Hitting the Books: Impressive Number of WSC Professors Have Published Works this Year
Oct. 15, 2009 -- Like most college professors, Lynn Sikkink has a large collection of books in her office. And now she has one of her own to add to the shelf.
Western State College faculty have some more reading material. Pictured here (l-r) are John Hausdoerffer, Duane Vandenbusche, Teresa Milbrodt, Anthony Miccoli, Lynn Sikkink, and Mark Todd. All of these professors have published books this year.
Sikkink, professor of anthropology at Western State College of Colorado, is one of several faculty members who have published a book this year.
Sikkink’s book, "New Cures, Old Medicines: Women and the Commercialization of Traditional Medicine in Bolivia," is the result of a dozen trips to Bolivia that she made over nearly 20 years. On these trips, which began as part of her doctoral dissertation, she became especially interested in their deep knowledge of healing and the economy of traditional plants.
“The medicines in Bolivia represent the culture itself,” Sikkink said. “It is a window into uses of plants that have been used in similar ways for a millennia.”
Sikkink returned to Bolivia in May to share the published book with some of the locals who were included in it. One shaman held a good luck ceremony to bless the book.
Also released earlier this year was John Hausdoerffer’s “Catlin’s Lament.” Hausdoerffer is a professor of environmental studies and philosophy at WSC. The subject is George Catlin, a 19th century artist, writer and activist who widely studied and presented about Native Americans and the American West.
“Catlin was a well-intended, complex human being who took on a very difficult problem: displacement of a people (Native Americans) and ecosystem loss,” Hausdoerffer explained. “My book reevaluates Catlin’s message, which was problematic for several reasons.”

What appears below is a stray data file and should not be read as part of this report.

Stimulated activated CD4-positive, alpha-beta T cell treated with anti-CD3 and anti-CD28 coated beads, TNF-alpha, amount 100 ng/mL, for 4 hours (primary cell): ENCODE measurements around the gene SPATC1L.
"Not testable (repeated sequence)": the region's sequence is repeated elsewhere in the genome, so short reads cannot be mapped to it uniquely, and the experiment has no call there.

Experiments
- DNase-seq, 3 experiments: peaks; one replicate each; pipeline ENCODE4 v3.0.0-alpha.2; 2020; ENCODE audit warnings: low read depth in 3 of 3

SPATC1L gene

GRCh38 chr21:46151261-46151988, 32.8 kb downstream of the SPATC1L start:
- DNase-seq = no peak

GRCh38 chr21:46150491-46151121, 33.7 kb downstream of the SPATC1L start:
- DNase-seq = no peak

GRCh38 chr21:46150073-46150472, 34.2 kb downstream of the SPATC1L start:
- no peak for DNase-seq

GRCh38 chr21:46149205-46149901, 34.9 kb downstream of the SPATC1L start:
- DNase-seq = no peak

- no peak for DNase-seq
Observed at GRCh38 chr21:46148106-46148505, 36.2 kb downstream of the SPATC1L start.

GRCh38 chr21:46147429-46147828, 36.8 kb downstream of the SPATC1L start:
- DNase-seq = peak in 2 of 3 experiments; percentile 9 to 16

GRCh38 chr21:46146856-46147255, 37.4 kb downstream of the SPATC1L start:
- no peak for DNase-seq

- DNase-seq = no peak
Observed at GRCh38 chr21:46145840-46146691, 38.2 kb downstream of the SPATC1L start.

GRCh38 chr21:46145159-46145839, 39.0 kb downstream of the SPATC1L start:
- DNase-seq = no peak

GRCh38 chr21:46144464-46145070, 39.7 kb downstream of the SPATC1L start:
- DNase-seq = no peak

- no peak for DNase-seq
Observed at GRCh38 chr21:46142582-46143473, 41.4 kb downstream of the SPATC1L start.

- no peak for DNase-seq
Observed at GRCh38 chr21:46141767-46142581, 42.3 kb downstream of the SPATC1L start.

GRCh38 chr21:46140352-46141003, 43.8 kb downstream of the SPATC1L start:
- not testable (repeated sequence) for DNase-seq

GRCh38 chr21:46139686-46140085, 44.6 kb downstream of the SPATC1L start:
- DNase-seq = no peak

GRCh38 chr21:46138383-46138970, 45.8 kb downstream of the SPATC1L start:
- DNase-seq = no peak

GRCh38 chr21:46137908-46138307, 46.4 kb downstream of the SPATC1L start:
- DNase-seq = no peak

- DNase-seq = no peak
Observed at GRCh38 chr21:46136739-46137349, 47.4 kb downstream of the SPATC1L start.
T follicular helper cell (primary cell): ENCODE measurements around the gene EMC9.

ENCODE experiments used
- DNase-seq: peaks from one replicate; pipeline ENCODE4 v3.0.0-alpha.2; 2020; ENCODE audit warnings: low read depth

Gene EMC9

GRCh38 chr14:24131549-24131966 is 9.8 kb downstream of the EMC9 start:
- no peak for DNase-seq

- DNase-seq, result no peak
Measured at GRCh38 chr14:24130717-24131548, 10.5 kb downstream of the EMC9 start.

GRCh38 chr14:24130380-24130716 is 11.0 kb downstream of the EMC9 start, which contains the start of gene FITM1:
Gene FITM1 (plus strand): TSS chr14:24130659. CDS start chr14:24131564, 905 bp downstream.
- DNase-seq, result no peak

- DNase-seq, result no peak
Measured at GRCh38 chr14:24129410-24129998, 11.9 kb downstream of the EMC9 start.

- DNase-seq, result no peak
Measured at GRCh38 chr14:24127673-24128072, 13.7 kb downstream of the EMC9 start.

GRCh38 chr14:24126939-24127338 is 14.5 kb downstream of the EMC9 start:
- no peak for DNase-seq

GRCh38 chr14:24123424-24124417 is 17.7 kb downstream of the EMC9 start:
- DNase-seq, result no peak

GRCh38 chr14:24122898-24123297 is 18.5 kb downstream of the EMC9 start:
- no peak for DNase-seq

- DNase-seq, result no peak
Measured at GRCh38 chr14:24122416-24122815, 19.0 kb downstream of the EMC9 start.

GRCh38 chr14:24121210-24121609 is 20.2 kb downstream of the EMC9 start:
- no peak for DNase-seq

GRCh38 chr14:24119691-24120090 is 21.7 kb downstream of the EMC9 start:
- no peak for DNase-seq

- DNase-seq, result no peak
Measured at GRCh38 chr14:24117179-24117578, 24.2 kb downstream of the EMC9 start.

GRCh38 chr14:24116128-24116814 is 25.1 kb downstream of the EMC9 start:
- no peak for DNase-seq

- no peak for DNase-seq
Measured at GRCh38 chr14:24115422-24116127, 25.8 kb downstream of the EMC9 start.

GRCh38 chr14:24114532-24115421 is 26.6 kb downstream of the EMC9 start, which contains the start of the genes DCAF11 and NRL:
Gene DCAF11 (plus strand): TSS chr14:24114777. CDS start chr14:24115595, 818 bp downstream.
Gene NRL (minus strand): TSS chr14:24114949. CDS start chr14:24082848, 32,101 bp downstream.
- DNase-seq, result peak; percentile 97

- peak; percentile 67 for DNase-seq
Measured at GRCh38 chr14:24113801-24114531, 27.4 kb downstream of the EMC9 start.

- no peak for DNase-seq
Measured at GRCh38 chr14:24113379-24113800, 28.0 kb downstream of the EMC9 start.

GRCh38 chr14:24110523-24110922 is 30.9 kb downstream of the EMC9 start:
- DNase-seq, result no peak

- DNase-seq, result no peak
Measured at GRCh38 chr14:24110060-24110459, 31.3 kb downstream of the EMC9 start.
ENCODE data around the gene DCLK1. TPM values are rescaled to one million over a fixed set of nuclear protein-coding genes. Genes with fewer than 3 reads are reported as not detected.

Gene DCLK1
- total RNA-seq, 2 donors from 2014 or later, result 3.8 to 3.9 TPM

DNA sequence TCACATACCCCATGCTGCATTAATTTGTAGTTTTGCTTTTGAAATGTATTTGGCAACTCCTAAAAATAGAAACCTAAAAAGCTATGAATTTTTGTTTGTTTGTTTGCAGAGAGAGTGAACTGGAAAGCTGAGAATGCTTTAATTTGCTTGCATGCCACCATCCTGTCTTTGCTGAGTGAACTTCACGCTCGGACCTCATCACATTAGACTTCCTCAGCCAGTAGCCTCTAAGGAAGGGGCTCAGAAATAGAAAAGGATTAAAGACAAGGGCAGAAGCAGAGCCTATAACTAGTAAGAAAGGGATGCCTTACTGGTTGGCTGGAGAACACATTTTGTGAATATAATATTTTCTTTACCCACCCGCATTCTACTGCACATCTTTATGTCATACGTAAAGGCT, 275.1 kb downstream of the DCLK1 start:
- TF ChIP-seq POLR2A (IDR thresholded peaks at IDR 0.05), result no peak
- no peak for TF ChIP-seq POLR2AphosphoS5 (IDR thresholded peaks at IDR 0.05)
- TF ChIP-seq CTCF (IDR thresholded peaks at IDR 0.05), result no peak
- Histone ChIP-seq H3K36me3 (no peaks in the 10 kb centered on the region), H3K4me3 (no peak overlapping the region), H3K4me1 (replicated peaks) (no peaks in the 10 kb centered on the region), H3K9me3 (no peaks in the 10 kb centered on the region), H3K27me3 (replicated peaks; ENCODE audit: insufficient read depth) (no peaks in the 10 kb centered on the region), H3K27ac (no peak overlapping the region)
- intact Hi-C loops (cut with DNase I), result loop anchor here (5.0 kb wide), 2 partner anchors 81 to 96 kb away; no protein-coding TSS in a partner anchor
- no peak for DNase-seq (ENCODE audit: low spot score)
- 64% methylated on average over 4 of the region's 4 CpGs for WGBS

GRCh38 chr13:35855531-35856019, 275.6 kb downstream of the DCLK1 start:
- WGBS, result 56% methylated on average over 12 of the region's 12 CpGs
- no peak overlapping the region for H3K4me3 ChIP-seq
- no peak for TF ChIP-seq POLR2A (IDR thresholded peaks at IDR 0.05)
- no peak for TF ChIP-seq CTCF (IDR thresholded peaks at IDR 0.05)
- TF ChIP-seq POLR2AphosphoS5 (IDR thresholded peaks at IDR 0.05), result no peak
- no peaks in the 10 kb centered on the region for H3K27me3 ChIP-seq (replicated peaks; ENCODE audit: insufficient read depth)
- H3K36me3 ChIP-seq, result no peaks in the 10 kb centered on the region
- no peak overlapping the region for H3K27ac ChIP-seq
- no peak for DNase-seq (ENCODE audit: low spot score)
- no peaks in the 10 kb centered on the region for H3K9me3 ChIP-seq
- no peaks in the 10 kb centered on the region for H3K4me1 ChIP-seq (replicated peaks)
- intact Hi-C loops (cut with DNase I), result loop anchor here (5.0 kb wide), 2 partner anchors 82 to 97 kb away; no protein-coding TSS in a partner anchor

One of the major reasons was Catlin’s assumption that Native Americans would vanish, leading him to memorialize their people and culture rather than fighting to protect it. One of prevailing themes is the deeply seeded concept of manifest destiny in the 1800s, even among critics. The audience for his book is largely academic, and he shared that he had his seniors at Western in mind when writing.
“Bully,” written by Teresa Milbrodt, professor of English, and illustrated by Nathan Kubes, 2005 alumnus of WSC, has quite a different audience -- junior high and high school students. The book was released this fall.
“Bully” is a graphic novel that teaches and promotes restorative practices and restorative justice in schools. The book depicts the stories of several high school students from the point of view of both the bully and the bullied.
In “Bully,” nearly every page is accompanied by illustrations from Kubes, who shared that he tried to make the images appropriate for the book’s intended age group.
The book was published by Life Skoolz, an organization operated by Gunnison’s Matt Kuelhorn, who is also a 2001 alumnus of WSC.
Another recent release from a WSC professor takes the reader into the depths of Colorado’s Black Canyon. Duane Vandenbusche, professor of history and legendary cross country coach, wrote “Black Canyon of the Gunnison,” which is his seventh book.
Vandenbusche has seen much of the canyon with his own eyes, before and after the Blue Mesa reservoir, which was created in 1965. “Black Canyon of the Gunnison” has a stunning array of photographs and text that describe the canyon.